Could door be opening on an F1 race in London?

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The dream of a Formula One race on the streets of London may be in line for a boost.

Daniel Johnson of the UK’s Telegraph newspaper reports that the British government has announced a consultation that proposes a relaxation of certain rules which have an Act of Parliament as the necessary requirement to suspend national speed limits on closed roads for races.

Johnson reports that under the new plans, local authorities would have the ability to temporarily suspend dangerous driving laws in order to allow races to take place.

London’s mayor, Boris Johnson, has said that he’s open to the idea of a “London Grand Prix,” and other figures such as three-time World Champion Sir Jackie Stewart have endorsed the proposal.

Ditto for former World Champion Jenson Button, who told British F1 broadcaster Sky Sports that London’s wide roads would lend itself nicely for a “unique grand prix.”

“When you combine all of that with the world-famous monuments that would feature in the backdrop, you can see why it would be an awesome addition to the calendar,” Button added to Sky.

“The dream has taken a step closer this week, and I’d love to see this amazing concept finally happen.”

Per Sky, the consultation on closed-road motorsport events in mainland Britain would run for six weeks to April 10.

As you’d figure, there is also opposition to the idea of a race in London’s center. Darren Johnson, a member of the London Assembly Green Party, has urged Boris Johnson to nix any proposal for such an event as he believes it would set a bad example.

“This is definitely a decision for local representatives, rather than Parliament, but I hope the mayor will recognize that racing cars around central London would send out the wrong message at a time when road casualties amongst pedestrians and cyclists are on the rise,” Johnson said.

“A Formula 1 race along local high streets and past people’s homes is going to give a green light to a load of silly boy racers and others that these roads are safe for them to speed along. We need less speeding, not more, and this is one event the Mayor should firmly reject.”

What’s next for Danica Patrick after the Indy 500? Dreams, downtime and waffles

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INDIANAPOLIS – When Danica Patrick was a 14-year-old growing up in Roscoe, Illinois, she had a firm idea of what she’d be doing 20 years later.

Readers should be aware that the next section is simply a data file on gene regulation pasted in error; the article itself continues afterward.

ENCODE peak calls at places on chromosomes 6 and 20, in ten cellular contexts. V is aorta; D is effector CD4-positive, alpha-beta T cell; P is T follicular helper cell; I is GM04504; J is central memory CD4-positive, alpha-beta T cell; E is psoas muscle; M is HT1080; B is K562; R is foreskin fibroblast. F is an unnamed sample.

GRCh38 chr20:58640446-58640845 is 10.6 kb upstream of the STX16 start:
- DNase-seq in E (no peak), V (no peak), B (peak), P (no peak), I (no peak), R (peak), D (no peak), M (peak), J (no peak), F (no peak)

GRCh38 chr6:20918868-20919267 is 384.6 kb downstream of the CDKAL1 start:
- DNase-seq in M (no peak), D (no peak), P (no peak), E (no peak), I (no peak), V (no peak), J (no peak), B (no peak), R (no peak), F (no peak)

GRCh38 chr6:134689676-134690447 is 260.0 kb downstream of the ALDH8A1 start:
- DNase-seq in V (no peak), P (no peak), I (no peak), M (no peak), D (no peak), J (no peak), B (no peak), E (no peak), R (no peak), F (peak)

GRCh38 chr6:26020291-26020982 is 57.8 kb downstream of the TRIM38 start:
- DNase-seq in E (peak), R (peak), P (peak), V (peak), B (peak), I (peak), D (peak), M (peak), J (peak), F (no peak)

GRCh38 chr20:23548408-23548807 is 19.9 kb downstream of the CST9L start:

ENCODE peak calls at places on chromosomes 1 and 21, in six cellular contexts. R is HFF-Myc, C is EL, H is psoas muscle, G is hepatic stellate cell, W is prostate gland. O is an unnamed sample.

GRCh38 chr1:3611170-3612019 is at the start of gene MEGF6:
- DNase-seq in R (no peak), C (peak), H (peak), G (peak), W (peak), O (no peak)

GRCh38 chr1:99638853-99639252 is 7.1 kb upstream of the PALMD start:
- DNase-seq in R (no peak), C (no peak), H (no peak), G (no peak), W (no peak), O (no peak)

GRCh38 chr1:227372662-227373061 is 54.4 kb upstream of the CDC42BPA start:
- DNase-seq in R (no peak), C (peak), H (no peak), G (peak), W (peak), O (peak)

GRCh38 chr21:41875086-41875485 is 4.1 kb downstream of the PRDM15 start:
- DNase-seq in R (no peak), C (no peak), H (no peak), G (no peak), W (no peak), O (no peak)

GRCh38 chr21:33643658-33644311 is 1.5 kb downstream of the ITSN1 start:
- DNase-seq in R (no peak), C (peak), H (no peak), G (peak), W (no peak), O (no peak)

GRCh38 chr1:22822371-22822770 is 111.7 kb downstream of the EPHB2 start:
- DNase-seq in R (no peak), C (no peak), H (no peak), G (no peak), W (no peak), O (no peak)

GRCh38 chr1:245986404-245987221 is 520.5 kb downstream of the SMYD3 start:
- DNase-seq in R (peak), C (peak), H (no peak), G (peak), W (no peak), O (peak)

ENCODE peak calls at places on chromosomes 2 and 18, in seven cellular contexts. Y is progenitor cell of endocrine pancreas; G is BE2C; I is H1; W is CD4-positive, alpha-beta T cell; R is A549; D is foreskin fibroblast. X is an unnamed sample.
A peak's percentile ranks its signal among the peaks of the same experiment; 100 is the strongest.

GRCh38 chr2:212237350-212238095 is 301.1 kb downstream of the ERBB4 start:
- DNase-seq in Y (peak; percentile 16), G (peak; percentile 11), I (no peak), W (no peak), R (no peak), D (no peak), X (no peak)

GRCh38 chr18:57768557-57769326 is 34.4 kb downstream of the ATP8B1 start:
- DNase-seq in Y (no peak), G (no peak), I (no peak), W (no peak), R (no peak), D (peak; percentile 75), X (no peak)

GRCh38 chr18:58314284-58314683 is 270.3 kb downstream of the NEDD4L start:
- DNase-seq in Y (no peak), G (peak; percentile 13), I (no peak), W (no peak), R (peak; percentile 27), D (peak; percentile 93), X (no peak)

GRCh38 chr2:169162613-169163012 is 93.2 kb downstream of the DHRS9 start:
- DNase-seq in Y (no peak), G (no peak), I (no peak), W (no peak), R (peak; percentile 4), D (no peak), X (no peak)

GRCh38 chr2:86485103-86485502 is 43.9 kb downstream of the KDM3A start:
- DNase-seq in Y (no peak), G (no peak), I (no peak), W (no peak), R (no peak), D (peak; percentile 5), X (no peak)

A reporter from her hometown newspaper recently reminded her of that in a recent interview when he brought a prescient artifact from those teenage years – an essay that she crafted as an up and coming go-kart driver about her racing accomplishments.

“I’m breezing through it, and then at the end, it said, ‘I wanted to race Indy cars,” Patrick, 36, said Thursday at Indianapolis Motor Speedway. “I was 14. I told him, ‘See? If this isn’t an example of “Write that shit down,” nothing is.’

“This is manifesting. You have write it down and you have to imagine what you want. So I do that as much as I can.”

Heading into the final start of her career in Sunday’s Indianapolis 500 (she will start seventh in her No. 13 Dallara-Chevrolet for Ed Carpenter Racing), Patrick already seems to have a solid idea of the next 20 years — in part, because of having some glimpses into her post-racing life.

There has been plenty of downtime since her final NASCAR start in the Daytona 500 three months ago. She has taken vacations (including an India trip to meet the Dalai Lama with boyfriend Aaron Rodgers) and created several new routines on her suddenly free from racing weekends.

“I make waffles on Sundays now,” she said. “That’s pretty fun.  In the summer, there’s like farmers market.  I can’t wait for that.  I mean, there’s going to be probably some new stuff that I don’t know yet.

“The one thing that I am definitely looking forward to less of is less stress.  Last weekend was awesome at the end of it all because it went well with qualifying, but I was nervous for 95% of that weekend. That’s uncomfortable.”

But testing her comfort zone is appealing to Patrick, who has spent most of her adult life testing the boundaries of gender norms in her profession. Though the pressure of race weekends might disappear, her incessant quest for challenges probably will remain.

Now that racing is over, Patrick still has a winery, a clothing line, a cookbook and a fitness manual to promote – and more is on the way.

“I just have a habit for pushing myself to uncomfortable spaces, making them comfortable for me,” she said. “At least just making them comfortable enough to be able to manage.

“As an example, I went bungee jumping a long while back, like 10 years.  I’m super scared of heights.  I’m still scared of heights.  But I just like to know that if I want to do something, I am brave enough and confident enough to do it.  That doesn’t mean I’m not still scared.  That doesn’t mean it’s not still something that’s easy to me afterward. I just like to know I can get past the fear if I have to.

“I’m OK with transitioning into other things, finding a little bit of happiness and joy each day, less colorization of emotions. I’m ready for that.”

So what specifically is on tap? Talk shows? Another book?

Patrick demurs when pressed.

“I think I have definitely big dreams and aspirations for myself, for all my companies, for the kind of emotion I want to have on a day-to-day basis,” she said. “I’m looking forward to a good, easy, happy, calm, joyful, exciting, adventurous life.  If I say I want it, there’s a very good chance that’s what I’ll get.”

In the short-term, there’s hosting an ESPN awards show that will keep her busy through July.

And after that, her schedule will free up just as Green Bay Packers training camp begins for Rodgers, the two-time MVP quarterback.

“I’m thinking I’m going to have plenty of time to write a cookbook in Green Bay,” she said.